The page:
Cape Canaveral’s history as a space center began in 1949, when the government designated Cape Canaveral as a missile-testing site.

Prior to selecting Cape Canaveral, several missiles were tested in New Mexico. The missile veered off course and ended up over El Paso. Though there were no injuries, there was concern that as areas became more populated, missile testing would have to be done in more remote areas.

Cape Canaveral was chosen not only because it was remote and only barely populated, but because it was right on the water and near the equator, making missile (and later, shuttle) launches easier.

In 1950, the first rocket launch occurred from Cape Canaveral and in 1952, an air base was located there.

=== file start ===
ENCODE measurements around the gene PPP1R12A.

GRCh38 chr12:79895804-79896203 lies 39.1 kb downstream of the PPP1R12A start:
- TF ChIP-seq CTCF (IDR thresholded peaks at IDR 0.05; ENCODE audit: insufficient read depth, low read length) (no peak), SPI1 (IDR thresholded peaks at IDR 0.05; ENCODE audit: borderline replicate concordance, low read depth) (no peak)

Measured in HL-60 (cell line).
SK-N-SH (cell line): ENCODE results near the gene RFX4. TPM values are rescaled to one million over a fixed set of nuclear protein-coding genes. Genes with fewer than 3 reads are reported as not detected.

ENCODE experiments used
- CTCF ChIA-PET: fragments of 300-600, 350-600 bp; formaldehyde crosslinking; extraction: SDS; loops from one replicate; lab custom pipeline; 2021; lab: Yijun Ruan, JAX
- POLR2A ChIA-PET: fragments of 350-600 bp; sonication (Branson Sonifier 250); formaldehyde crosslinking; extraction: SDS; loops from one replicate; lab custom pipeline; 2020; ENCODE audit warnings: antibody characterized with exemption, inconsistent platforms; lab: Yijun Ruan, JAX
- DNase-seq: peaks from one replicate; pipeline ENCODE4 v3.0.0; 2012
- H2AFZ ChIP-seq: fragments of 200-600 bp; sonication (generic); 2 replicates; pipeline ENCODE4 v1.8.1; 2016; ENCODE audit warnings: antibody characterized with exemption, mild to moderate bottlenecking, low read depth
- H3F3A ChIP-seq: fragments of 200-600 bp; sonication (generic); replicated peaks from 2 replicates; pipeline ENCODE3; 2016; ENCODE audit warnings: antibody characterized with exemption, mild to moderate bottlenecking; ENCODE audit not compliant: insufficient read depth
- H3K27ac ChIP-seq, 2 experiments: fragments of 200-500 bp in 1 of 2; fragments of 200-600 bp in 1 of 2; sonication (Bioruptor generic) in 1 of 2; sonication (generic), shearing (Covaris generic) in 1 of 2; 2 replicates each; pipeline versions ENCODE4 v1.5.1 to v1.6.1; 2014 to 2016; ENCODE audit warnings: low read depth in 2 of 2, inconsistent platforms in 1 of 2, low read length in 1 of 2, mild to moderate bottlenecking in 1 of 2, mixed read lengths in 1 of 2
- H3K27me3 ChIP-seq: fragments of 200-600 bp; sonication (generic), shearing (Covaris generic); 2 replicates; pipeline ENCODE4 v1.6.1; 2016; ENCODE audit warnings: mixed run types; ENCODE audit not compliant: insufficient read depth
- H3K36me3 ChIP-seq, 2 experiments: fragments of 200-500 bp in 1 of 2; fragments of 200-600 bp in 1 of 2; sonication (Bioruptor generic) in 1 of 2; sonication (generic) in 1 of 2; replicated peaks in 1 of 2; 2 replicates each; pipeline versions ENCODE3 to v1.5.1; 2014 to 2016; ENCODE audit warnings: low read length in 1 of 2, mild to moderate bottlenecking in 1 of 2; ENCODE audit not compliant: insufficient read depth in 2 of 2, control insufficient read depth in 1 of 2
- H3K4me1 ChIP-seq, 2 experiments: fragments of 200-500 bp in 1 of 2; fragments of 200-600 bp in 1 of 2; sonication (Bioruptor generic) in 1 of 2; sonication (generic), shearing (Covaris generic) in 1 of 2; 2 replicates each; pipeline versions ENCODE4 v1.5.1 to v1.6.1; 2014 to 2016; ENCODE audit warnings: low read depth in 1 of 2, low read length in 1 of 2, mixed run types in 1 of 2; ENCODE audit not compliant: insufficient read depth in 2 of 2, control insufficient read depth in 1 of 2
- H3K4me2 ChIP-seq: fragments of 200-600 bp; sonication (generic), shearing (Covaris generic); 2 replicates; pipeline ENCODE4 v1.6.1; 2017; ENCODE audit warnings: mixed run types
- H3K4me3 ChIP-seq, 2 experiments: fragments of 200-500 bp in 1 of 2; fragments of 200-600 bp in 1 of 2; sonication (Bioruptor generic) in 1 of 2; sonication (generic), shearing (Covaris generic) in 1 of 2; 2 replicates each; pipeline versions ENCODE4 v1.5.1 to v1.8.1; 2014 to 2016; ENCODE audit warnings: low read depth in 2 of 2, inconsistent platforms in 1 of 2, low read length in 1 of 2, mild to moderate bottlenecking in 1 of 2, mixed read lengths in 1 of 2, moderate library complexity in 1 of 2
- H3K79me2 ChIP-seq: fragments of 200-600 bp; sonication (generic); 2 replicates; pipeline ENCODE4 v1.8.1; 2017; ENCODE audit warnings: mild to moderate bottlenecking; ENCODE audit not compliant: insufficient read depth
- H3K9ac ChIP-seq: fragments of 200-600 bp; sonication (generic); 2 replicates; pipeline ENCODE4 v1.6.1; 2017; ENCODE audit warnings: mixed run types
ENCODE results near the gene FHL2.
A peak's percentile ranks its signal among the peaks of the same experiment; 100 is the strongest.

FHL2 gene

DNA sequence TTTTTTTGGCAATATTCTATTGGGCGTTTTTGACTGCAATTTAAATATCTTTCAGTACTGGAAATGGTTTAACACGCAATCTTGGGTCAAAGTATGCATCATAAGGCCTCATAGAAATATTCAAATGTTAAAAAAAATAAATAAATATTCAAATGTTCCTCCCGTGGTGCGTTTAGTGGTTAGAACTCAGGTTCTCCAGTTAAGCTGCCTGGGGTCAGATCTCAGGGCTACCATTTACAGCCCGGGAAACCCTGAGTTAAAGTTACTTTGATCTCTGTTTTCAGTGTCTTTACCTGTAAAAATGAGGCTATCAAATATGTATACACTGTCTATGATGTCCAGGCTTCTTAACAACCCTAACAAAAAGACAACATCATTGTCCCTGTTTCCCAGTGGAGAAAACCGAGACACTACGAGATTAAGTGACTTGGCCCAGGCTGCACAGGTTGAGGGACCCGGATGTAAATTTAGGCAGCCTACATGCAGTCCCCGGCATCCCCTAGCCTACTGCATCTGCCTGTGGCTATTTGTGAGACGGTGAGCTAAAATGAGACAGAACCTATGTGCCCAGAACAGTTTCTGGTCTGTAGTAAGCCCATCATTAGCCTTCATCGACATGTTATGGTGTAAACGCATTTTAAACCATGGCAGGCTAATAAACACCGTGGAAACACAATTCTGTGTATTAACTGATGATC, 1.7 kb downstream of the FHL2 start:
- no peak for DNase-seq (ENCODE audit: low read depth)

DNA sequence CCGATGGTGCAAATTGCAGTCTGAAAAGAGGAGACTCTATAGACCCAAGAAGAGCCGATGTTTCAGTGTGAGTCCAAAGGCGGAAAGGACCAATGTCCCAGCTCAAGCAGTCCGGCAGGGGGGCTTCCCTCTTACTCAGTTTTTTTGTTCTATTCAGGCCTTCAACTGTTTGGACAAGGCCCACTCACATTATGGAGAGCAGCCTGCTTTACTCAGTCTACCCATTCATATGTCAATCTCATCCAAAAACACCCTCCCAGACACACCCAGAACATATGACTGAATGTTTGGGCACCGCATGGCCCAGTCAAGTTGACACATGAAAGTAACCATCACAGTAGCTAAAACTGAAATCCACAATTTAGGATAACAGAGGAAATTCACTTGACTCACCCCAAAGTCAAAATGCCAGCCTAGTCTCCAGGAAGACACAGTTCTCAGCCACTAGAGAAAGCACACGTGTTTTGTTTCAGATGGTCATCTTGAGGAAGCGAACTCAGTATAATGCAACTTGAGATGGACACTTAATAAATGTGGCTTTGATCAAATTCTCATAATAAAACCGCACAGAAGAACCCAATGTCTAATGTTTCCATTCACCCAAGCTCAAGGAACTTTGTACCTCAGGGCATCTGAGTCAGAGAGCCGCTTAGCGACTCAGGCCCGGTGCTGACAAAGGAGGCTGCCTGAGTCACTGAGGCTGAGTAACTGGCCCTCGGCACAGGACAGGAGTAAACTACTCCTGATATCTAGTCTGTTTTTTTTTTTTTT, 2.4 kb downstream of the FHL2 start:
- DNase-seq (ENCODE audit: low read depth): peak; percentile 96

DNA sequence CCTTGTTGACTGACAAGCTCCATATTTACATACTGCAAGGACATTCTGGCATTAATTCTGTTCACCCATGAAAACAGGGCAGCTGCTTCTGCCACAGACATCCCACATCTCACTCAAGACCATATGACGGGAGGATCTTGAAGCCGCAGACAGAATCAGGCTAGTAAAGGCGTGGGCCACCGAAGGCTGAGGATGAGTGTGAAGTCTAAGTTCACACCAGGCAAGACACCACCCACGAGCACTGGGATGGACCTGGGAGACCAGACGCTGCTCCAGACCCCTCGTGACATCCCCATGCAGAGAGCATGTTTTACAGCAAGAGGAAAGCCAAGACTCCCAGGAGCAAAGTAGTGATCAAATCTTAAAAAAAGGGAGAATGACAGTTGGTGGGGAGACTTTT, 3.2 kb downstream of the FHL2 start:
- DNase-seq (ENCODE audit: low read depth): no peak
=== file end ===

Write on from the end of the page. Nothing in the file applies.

In the early 1960s, the government began testing the idea that men could walk on the moon and Cape Canaveral became a center point for the discussions. The government appropriated land on Merritt Island and plans began for the building of a launch pad as well as a module that would take men to the moon and back.

In 1963, President Lyndon Johnson made a request that Cape Canaveral be renamed Cape Kennedy, in honor of slain President John Kennedy, but the effort was defeated and the space center was instead named Kennedy Space Center, but the town of Cape Canaveral and its environs retained the Canaveral name.